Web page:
ARM shares views on intelligence on the edge

ARM shares views on intelligence on the edge
Artificial intelligence has become one of the most discussed topics these days, with both security and non-security applications. Increasingly, that intelligence has been transferred to edge devices with higher computing powers. ARM, the UK silicon IP manufacturer, has unveiled several solutions in this regard.
 
ARM officials discussed this topic during a technology symposium held in Taipei in early November, part of its technology roadshows that took place in several other countries in Asia, including China, Japan and Korea.
 
AI has already found its way into various security and non-security applications, including digital assistant, augmented reality, fingerprint identification, facial recognition, predictive text and speech recognition. In terms of security, deep learning-based video analytics can help identify problems or irregularities with further precision and accuracy. When applied to post-event investigation, for example, the system can locate and pinpoint problems or special situations in a matter of seconds from piles upon piles of recording.
 
According to John Ronco, VP and GM of Embedded Line of Business at ARM, accelerating AI adoption begins at the edge.
 
“Today a lot of AI takes place in the cloud. But for AI to be truly successful, more and more AI computing will need to move to the edge. There are several reasons for this, including bandwidth, efficiency and cost,” Ronco said. “If you are processing lots of videos it’s just not practical to send the video streams to the backend. Being able to do more processing locally on the edge near the user is something that’s essential.”
 

ARM solutions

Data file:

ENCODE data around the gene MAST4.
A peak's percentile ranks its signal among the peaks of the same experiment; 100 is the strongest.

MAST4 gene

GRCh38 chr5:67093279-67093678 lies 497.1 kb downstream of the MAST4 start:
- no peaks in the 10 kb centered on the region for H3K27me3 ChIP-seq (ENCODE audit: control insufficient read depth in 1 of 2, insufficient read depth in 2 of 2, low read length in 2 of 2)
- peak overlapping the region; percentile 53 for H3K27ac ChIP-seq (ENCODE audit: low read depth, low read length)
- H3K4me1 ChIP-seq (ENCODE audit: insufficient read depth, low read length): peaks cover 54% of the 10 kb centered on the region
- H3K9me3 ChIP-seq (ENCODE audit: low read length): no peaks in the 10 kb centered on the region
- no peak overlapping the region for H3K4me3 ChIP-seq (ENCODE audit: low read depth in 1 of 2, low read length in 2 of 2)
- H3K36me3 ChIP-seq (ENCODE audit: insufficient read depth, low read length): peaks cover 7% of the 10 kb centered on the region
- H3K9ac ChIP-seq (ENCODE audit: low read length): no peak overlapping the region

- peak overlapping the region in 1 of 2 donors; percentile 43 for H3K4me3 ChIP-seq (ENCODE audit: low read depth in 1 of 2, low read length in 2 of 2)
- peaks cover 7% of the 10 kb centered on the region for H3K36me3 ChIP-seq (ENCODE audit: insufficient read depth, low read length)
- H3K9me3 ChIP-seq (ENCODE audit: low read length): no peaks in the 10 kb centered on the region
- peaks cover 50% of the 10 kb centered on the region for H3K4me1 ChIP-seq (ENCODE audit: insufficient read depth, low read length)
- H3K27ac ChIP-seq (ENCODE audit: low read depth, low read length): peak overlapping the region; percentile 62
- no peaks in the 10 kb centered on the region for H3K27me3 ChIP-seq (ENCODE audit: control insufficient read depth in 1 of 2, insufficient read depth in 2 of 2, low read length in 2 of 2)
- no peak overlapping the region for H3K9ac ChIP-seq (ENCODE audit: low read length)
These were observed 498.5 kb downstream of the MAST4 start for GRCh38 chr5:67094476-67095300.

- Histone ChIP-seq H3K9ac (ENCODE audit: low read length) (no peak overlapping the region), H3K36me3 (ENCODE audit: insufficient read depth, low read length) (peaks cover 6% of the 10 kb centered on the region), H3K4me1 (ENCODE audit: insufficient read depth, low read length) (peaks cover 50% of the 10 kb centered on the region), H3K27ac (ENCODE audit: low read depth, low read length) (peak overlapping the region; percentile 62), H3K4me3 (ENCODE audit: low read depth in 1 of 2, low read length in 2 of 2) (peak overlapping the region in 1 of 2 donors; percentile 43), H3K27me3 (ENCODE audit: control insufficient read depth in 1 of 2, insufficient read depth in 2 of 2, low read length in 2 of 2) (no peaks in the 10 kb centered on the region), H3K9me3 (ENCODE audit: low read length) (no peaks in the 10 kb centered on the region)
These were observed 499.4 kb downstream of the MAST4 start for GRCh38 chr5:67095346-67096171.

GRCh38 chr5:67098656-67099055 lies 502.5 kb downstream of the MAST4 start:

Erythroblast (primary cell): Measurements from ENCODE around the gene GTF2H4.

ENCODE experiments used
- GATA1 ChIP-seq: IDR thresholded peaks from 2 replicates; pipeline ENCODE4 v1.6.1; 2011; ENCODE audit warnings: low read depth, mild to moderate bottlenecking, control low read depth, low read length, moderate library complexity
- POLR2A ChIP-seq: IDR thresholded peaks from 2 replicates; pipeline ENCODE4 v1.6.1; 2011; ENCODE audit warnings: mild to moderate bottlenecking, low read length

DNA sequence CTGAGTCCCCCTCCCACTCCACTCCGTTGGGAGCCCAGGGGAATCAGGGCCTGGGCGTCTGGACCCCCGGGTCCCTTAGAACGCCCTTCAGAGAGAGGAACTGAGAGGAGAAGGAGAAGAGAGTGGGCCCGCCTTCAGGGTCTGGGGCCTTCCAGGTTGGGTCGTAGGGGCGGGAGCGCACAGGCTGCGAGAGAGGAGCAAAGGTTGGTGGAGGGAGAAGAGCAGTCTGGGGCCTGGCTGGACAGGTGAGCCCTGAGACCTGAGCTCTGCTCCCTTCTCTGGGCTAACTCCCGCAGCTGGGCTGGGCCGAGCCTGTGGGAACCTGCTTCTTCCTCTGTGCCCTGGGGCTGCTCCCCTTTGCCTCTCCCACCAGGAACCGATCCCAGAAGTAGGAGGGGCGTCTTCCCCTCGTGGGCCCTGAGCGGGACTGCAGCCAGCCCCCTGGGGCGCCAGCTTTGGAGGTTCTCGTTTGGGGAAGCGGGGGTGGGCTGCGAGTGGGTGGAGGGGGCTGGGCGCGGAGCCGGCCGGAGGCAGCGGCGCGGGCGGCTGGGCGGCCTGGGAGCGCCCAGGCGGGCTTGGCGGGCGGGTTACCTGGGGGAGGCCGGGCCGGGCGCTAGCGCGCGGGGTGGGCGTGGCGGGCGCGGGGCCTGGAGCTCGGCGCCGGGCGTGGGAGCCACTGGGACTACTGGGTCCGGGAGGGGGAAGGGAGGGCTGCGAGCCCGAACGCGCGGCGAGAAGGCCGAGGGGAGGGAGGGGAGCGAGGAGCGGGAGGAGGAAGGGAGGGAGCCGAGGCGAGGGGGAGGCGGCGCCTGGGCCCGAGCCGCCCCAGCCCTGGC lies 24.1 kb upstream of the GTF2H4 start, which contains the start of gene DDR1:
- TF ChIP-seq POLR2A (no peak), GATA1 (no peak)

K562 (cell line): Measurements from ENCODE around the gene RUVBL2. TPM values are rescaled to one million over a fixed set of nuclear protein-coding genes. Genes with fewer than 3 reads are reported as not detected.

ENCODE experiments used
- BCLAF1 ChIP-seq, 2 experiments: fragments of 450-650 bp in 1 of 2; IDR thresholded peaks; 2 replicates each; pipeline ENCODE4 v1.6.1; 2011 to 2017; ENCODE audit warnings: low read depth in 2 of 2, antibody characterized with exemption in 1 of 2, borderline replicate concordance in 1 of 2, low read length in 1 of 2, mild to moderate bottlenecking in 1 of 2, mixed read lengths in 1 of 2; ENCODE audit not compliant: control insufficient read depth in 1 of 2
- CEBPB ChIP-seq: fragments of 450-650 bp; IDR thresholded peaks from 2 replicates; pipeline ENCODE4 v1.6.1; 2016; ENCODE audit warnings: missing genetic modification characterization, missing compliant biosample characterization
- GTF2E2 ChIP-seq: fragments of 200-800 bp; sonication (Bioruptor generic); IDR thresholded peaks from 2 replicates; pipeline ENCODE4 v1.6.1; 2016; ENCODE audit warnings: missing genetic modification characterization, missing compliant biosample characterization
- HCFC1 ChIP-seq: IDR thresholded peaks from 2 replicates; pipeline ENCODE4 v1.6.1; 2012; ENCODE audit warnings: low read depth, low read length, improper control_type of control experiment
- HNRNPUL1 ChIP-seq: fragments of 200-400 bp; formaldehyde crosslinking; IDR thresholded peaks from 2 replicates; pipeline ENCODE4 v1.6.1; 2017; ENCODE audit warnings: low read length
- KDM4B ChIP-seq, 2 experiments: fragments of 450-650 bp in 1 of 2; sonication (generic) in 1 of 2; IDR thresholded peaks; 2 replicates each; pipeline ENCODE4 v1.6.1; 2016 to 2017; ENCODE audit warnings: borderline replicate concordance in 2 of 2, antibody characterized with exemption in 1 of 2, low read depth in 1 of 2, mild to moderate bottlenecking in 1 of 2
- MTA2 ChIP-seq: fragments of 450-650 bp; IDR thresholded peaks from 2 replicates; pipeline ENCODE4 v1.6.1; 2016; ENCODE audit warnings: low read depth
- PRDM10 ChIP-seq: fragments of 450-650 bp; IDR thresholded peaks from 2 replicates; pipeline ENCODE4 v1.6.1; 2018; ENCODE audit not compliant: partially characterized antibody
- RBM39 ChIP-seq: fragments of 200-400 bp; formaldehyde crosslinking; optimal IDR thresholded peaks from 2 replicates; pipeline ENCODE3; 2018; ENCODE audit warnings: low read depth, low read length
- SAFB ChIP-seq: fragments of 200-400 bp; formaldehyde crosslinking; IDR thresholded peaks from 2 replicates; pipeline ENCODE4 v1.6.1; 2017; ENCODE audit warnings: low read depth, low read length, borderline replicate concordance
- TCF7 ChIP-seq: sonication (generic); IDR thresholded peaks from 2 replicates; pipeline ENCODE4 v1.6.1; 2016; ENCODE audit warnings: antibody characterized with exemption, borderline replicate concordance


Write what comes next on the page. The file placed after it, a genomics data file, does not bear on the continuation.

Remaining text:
According to Ronco, ARM has unveiled several silicon intellectual property (IP) products, or the building blocks of systems on chips, in this regard.
 
With more computing taking place on devices, rather than in the cloud, that data is processed faster and more securely. For this ARM has unveiled DynamIQ, a platform on which different processors are built. It allows dedicated, advanced processing instructions for AI, so more information stays on the device, giving users more privacy and security. Additionally, DynamIQ can integrate with accelerators through a new dedicated port that delivers a significantly quicker response time, enhancing the user experience.
 
In terms of processors, ARM has announced the Coretex-A75 CPU with applications in smartphones, intelligent home devices like DTV, servers, and telematics. According to Ronco, the CPU enables over 20 percent more integer core performance and high-performance NEON and FPU engines, providing a significant performance boost compared to the Cortex-A72 and Cortex-A73 processors. The CPU also provides additional performance for advanced workloads, like machine learning.
 
The Mali-G72 GPU, meanwhile, ensures arithmetic optimizations tailored to complex machine learning and high-fidelity mobile gaming use cases, providing 25 percent higher energy efficiency, 20 percent better performance density and 40 percent greater overall performance than devices based on previous generation Bifrost GPU, Ronco said.
 

Importance of cybersecurity

 
While devices are becoming smarter than ever, they are at the same time subject to greater vulnerabilities especially cyberattacks. In October last year, DDoS attacks were launched against Dyn, an Internet performance and management company based in New Hampshire. The result was a shutdown of service across various famous sites including Amazon, the Financial Times and Netflix. It was later found out that poorly protected networked devices, including cameras and NVRs, were used as robotic attackers after being affected by a malware called Mirai.
 
“We are in danger of creating an insecurity of things if we are not careful, and we are in danger of eroding trust from the customers. It’s certainly an area we believe we need to evolve more in,” Ronco said.
 
ARM has also built cybersecurity into its solutions. These include ARM’s platform security architecture as well as the Cryptoisland-300 and SDC-600 IPs.
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